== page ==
6
$\begingroup$

I have 2 data sets. The first data set, let's call it $X$ has an average value of ($\bar X$) and standard deviation of ($STD_X$), the second set of data also has the average value of ($\bar Y$) and standard deviation of ($STD_Y$). I want to find out the standard error or standard deviation of a percentage change of data set 2 compared to data set 1. So I have $((\bar Y-\bar X)/\bar X)*100$. Now my question is, how do you take into account the standard deviations for this percentage value?

$\endgroup$
  • $\begingroup$ Dou you know how $X$ and $Y$ are distributed? $\endgroup$ – Sven Hohenstein Feb 6 '13 at 13:33
  • 1
    $\begingroup$ I'm too afraid of the hardcore statisticians here to post a real answer, so I post it here: I was told that if you want to normalize your data $y \pm \Delta y$ to $z \pm \Delta z$ $$x = 100 \times \frac{y}{z},$$ you have to calculate the standard deviation $\Delta x$ as follows: $$\Delta x = x \sqrt{\left ( \frac{\Delta y}{y} \right )^2 + \left (\frac{\Delta z}{z} \right )^2}$$ Maybe you can take it from there, but I'm not sure if this helps. $\endgroup$ – Eekhoorn Feb 6 '13 at 15:12
3
$\begingroup$

If you don't know the distribution, the usual approach would be via Taylor expansion.

e.g. see here or top of p 6 here

or

http://en.wikipedia.org/wiki/Taylor_expansions_for_the_moments_of_functions_of_random_variables

(You have to recognize that the two sample means are themselves random variables to apply it.)

---

Edit:

The formula is directly relevant for your case because $Var(100(y-z)/z) = 100^2 Var(\frac{y}{z} -1) = 100^2 Var(y/z)$.

I don't know of a specific book reference off the top of my head, it feels a bit like asking for a reference for how to do long division.

It's an absolutely standard technique for approximating means and variances, based quite directly (and in a fairly obvious way) off Taylor series, which have been around for 300 years now. It's certainly mentioned in books, but I've never learned it from a book, in spite of encountering it many times - it's always 'expand this transformation in a Taylor series' (usually, but not always about the mean) and 'take expectations' or 'take variances' (or whatever, as necessary).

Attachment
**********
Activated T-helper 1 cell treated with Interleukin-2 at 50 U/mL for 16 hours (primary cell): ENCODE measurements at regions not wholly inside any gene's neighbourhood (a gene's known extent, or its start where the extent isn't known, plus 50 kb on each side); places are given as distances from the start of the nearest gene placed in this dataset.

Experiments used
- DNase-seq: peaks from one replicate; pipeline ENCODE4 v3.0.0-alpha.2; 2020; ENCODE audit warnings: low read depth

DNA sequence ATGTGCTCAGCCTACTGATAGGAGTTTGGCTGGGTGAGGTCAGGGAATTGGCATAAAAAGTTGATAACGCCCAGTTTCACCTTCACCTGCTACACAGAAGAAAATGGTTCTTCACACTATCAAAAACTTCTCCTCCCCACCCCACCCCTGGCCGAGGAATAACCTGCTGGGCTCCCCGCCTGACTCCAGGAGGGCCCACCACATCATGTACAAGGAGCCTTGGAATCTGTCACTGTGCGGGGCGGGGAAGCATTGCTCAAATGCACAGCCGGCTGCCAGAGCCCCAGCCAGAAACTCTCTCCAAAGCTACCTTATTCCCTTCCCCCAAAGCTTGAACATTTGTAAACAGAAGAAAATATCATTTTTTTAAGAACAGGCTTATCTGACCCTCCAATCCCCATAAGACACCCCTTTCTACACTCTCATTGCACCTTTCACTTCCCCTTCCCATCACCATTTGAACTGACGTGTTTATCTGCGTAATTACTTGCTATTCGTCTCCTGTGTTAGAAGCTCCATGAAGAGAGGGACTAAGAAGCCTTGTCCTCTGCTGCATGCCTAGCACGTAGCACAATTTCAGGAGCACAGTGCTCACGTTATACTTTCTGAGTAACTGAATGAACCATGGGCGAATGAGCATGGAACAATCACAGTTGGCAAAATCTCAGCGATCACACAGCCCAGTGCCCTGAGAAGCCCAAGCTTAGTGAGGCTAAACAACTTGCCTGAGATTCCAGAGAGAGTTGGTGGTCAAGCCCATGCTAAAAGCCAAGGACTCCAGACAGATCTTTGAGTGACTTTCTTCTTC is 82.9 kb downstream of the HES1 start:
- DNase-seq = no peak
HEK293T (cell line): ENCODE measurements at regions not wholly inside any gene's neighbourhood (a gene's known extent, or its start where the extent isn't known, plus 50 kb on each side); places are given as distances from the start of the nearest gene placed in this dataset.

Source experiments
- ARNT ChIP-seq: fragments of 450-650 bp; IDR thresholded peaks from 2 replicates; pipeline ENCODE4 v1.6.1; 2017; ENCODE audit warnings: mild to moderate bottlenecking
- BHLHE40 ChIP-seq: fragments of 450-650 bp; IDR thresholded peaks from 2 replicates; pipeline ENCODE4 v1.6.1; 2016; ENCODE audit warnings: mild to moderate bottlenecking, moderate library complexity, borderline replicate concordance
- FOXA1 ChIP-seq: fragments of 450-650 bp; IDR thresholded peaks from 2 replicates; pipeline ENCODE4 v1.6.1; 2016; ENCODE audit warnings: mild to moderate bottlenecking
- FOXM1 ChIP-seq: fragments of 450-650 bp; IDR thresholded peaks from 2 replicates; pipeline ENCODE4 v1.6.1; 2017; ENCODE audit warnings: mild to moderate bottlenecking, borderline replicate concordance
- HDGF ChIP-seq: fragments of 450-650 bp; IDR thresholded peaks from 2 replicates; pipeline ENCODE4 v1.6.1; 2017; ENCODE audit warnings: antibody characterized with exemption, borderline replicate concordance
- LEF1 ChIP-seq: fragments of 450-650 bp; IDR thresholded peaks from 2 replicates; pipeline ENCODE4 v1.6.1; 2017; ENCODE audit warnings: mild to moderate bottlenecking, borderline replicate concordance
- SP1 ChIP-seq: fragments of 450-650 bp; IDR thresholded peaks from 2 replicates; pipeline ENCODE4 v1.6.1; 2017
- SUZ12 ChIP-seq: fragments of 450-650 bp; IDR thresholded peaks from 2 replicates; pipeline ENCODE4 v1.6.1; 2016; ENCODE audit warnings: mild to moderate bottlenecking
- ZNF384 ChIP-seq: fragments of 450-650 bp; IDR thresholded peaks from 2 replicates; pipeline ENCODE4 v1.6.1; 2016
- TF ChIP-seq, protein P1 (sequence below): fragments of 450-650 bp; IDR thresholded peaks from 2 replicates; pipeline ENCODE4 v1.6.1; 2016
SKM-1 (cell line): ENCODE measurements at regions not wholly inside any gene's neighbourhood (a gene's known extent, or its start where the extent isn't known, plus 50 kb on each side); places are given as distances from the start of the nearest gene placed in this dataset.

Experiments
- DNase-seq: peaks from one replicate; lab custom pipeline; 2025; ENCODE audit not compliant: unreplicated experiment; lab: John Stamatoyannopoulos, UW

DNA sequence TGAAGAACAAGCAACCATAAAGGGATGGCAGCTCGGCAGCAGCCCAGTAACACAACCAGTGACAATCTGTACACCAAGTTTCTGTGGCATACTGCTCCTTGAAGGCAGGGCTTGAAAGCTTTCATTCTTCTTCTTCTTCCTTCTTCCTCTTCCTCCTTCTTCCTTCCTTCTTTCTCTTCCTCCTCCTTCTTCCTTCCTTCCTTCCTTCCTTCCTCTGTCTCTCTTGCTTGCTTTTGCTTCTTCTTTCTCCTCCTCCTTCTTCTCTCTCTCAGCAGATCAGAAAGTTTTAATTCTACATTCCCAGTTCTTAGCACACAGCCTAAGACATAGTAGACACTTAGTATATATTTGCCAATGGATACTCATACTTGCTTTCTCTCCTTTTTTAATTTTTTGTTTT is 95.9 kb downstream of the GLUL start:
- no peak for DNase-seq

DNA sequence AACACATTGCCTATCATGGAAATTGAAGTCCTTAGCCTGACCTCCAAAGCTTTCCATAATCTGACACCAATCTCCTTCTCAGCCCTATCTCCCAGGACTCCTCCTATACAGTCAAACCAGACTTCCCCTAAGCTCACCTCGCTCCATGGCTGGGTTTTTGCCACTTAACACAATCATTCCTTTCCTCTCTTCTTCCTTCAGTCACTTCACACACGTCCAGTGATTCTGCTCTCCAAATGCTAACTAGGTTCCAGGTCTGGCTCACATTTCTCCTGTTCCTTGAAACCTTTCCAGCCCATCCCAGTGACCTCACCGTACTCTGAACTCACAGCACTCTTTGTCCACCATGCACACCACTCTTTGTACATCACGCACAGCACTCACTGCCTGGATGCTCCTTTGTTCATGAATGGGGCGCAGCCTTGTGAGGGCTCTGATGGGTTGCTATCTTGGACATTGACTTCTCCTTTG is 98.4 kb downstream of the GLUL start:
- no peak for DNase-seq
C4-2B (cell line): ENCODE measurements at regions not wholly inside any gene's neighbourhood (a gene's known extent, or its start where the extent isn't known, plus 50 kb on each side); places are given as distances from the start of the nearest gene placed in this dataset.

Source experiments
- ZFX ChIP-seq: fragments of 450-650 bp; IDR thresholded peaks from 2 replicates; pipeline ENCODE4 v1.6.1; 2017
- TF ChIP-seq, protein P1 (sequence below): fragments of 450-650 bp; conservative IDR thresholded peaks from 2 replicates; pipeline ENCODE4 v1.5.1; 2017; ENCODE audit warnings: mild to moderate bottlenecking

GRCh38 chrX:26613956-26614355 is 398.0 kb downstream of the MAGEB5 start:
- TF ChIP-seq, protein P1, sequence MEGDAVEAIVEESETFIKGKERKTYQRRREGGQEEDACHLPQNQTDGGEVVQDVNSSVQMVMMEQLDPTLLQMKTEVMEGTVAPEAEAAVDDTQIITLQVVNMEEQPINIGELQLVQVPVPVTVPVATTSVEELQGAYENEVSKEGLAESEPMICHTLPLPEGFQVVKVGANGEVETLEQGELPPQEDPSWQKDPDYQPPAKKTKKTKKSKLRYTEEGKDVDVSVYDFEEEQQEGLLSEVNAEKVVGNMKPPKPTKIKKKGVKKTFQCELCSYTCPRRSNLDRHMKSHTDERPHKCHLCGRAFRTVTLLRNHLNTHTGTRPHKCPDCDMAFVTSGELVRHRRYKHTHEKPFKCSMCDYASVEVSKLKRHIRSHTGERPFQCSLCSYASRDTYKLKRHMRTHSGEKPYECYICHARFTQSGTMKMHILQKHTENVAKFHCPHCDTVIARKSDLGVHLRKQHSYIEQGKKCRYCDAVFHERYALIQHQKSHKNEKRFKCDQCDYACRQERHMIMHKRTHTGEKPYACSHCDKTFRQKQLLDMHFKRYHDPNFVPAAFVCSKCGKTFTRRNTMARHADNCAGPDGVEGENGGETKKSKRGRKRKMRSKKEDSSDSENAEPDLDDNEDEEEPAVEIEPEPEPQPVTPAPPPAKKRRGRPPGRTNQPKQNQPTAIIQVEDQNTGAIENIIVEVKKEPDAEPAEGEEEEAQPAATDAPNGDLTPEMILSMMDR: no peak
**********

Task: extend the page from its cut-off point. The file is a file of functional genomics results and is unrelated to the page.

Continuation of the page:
Once you learn how to do Taylor series (standard early-undergrad mathematics) and know a few properties of expectations and variances (standard early mathematical statistics), you're done; it's something undergrad students are given as an exercise.

I'll see if I can dig up a reference; there's sure to be something in a standard old reference like Cox and Hinkley or Kendall and Stuart or Feller or something (none of which I have to hand at the moment).

$\endgroup$
  • $\begingroup$ Sven Hohenstein: I know how X and Y are distributed. $\endgroup$ – Lucy Feb 6 '13 at 16:44
  • $\begingroup$ zenbomb: Thank you very much. Can you help me to find out the book source of this? Can this formula be applied for my case in which (x=100*(y-z)/z)? $\endgroup$ – Lucy Feb 6 '13 at 16:47
  • $\begingroup$ see the edit to my answer $\endgroup$ – Glen_b Feb 6 '13 at 23:09
  • $\begingroup$ Lucy, if you know the joint distribution of X and Y (or are prepared to assume that they're independent), then you shouldn't need the Taylor expansion approximation. You may well be able to compute the distribution of the ratio you want - and then get variances - either exact, or to a much better approximation - from that. $\endgroup$ – Glen_b Feb 6 '13 at 23:17
1
$\begingroup$

The Taylor series method yields an estimator for the variance which can then be used to estimate a symmetric confidence interval based upon a crude normality assumption of your ratio.

A more general approach which directly yields a (possibly unsymmetric) confidence interval for the ratio of two random variables is MOVER-R by Donner and Zhou:

Donner, Zhou: Closed-form confidence intervals for functions of the normal mean and standard deviation. Statistical Methods in Medical Research, 21(4), 347–359 (2012)

$\endgroup$

Your Answer

By clicking “Post Your Answer”, you agree to our terms of service, privacy policy and cookie policy

Not the answer you're looking for? Browse other questions tagged or ask your own question.